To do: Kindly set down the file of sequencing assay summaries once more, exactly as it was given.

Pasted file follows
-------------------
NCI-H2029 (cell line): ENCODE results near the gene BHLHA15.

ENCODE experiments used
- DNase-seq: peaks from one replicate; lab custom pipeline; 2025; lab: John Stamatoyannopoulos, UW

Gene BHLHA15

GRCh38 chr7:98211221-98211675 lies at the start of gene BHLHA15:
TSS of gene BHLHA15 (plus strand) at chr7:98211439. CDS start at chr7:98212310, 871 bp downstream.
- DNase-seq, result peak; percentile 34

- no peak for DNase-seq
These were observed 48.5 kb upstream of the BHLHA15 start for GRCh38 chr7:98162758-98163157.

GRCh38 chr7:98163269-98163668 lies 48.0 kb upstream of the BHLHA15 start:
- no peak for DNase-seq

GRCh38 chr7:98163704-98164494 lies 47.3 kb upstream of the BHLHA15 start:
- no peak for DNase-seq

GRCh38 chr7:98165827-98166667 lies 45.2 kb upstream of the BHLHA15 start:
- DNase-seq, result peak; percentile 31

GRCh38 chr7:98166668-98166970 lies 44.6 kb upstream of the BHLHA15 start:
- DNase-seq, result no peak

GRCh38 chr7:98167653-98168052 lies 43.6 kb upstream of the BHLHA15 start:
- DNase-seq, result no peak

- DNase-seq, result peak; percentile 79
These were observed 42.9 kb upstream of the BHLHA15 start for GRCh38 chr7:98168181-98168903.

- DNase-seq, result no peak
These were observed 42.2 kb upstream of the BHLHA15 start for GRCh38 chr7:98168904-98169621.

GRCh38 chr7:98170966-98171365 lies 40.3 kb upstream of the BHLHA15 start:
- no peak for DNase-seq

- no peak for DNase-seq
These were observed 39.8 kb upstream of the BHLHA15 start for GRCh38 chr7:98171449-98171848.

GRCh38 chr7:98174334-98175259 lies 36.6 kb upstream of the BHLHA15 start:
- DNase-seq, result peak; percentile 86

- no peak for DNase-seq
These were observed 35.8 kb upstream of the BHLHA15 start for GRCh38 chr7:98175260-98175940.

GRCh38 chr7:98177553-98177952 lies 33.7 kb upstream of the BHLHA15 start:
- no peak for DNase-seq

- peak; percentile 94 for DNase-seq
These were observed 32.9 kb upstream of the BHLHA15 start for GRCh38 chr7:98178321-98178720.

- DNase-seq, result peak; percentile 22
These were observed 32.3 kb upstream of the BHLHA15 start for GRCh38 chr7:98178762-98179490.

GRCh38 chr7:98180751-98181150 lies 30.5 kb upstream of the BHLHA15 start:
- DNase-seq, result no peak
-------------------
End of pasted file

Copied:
NCI-H2029 (cell line): ENCODE results near the gene BHLHA15.

ENCODE experiments used
- DNase-seq: peaks from one replicate; lab custom pipeline; 2025; lab: John Stamatoyannopoulos, UW

Gene BHLHA15

GRCh38 chr7:98211221-98211675 lies at the start of gene BHLHA15:
TSS of gene BHLHA15 (plus strand) at chr7:98211439. CDS start at chr7:98212310, 871 bp downstream.
- DNase-seq, result peak; percentile 34

- no peak for DNase-seq
These were observed 48.5 kb upstream of the BHLHA15 start for GRCh38 chr7:98162758-98163157.

GRCh38 chr7:98163269-98163668 lies 48.0 kb upstream of the BHLHA15 start:
- no peak for DNase-seq

GRCh38 chr7:98163704-98164494 lies 47.3 kb upstream of the BHLHA15 start:
- no peak for DNase-seq

GRCh38 chr7:98165827-98166667 lies 45.2 kb upstream of the BHLHA15 start:
- DNase-seq, result peak; percentile 31

GRCh38 chr7:98166668-98166970 lies 44.6 kb upstream of the BHLHA15 start:
- DNase-seq, result no peak

GRCh38 chr7:98167653-98168052 lies 43.6 kb upstream of the BHLHA15 start:
- DNase-seq, result no peak

- DNase-seq, result peak; percentile 79
These were observed 42.9 kb upstream of the BHLHA15 start for GRCh38 chr7:98168181-98168903.

- DNase-seq, result no peak
These were observed 42.2 kb upstream of the BHLHA15 start for GRCh38 chr7:98168904-98169621.

GRCh38 chr7:98170966-98171365 lies 40.3 kb upstream of the BHLHA15 start:
- no peak for DNase-seq

- no peak for DNase-seq
These were observed 39.8 kb upstream of the BHLHA15 start for GRCh38 chr7:98171449-98171848.

GRCh38 chr7:98174334-98175259 lies 36.6 kb upstream of the BHLHA15 start:
- DNase-seq, result peak; percentile 86

- no peak for DNase-seq
These were observed 35.8 kb upstream of the BHLHA15 start for GRCh38 chr7:98175260-98175940.

GRCh38 chr7:98177553-98177952 lies 33.7 kb upstream of the BHLHA15 start:
- no peak for DNase-seq

- peak; percentile 94 for DNase-seq
These were observed 32.9 kb upstream of the BHLHA15 start for GRCh38 chr7:98178321-98178720.

- DNase-seq, result peak; percentile 22
These were observed 32.3 kb upstream of the BHLHA15 start for GRCh38 chr7:98178762-98179490.

GRCh38 chr7:98180751-98181150 lies 30.5 kb upstream of the BHLHA15 start:
- DNase-seq, result no peak